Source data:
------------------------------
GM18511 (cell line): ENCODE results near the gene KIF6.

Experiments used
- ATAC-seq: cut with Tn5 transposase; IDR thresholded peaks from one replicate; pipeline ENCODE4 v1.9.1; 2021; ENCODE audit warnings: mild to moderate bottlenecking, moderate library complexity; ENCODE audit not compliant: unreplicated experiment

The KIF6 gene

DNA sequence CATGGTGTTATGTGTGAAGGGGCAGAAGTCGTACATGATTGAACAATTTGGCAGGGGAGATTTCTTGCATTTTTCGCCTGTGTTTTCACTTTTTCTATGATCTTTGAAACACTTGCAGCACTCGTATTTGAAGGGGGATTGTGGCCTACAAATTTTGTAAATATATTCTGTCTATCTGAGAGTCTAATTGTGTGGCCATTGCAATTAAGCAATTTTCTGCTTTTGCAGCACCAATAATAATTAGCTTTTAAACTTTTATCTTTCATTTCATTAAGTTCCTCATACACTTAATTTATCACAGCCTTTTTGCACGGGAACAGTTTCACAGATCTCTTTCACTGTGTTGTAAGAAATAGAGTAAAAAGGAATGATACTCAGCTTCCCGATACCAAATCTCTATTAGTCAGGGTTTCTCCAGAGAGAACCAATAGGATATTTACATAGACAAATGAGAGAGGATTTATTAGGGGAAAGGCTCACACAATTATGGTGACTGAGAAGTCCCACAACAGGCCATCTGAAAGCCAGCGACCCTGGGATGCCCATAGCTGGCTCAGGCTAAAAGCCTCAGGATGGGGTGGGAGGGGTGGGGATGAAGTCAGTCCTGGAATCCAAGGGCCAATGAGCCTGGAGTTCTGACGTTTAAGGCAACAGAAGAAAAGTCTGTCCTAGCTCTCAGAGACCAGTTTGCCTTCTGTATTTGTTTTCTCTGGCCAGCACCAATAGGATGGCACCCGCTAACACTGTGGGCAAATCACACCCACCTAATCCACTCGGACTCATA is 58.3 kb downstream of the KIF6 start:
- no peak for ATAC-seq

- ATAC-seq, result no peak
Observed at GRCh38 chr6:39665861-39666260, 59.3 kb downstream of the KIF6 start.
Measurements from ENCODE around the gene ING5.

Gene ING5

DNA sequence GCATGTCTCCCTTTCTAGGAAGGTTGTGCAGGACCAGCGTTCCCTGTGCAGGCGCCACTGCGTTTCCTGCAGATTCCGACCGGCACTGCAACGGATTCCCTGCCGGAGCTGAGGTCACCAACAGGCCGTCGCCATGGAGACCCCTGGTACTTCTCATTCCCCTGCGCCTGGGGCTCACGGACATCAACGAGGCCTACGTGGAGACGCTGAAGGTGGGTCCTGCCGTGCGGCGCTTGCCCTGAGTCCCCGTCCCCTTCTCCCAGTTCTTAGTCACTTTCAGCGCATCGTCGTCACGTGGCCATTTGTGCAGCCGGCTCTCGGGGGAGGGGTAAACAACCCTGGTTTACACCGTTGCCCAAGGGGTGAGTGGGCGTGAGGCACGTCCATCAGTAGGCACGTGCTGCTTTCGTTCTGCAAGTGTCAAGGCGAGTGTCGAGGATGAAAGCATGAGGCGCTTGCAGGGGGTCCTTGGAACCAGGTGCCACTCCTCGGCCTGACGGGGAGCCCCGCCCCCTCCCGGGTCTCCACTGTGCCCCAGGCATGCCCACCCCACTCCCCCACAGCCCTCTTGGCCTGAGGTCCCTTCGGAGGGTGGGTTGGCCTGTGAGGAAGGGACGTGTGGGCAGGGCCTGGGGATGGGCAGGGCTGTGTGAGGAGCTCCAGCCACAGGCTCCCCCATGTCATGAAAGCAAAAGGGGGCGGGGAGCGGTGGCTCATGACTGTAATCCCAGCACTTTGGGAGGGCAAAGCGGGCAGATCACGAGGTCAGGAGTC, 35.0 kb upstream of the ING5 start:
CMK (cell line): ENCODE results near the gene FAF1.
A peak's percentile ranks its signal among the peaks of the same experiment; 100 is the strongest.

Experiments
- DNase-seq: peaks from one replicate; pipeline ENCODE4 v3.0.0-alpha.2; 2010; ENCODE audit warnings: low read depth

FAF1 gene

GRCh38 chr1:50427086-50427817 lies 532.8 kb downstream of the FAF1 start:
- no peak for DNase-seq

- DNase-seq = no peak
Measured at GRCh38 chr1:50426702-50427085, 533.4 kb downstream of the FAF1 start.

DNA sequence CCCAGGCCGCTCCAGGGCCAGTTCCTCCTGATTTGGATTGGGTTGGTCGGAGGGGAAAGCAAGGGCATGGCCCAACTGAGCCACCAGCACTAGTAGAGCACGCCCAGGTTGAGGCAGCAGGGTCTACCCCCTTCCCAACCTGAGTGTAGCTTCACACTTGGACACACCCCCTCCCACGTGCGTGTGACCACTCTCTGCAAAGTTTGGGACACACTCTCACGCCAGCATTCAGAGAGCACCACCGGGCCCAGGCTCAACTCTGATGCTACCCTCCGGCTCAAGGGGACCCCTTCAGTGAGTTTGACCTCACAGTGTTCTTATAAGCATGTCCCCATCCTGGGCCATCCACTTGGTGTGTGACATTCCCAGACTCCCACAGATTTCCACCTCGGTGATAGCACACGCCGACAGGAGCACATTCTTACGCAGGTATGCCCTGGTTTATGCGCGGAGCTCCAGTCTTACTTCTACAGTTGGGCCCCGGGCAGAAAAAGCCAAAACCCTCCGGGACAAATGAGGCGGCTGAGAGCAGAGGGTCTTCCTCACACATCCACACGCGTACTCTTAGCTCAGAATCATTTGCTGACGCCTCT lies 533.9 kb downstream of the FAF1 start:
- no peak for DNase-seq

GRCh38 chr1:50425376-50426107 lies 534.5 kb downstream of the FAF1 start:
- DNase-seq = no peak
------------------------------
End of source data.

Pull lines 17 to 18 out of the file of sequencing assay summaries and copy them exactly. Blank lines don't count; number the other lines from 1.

GRCh38 chr1:50427086-50427817 lies 532.8 kb downstream of the FAF1 start:
- no peak for DNase-seq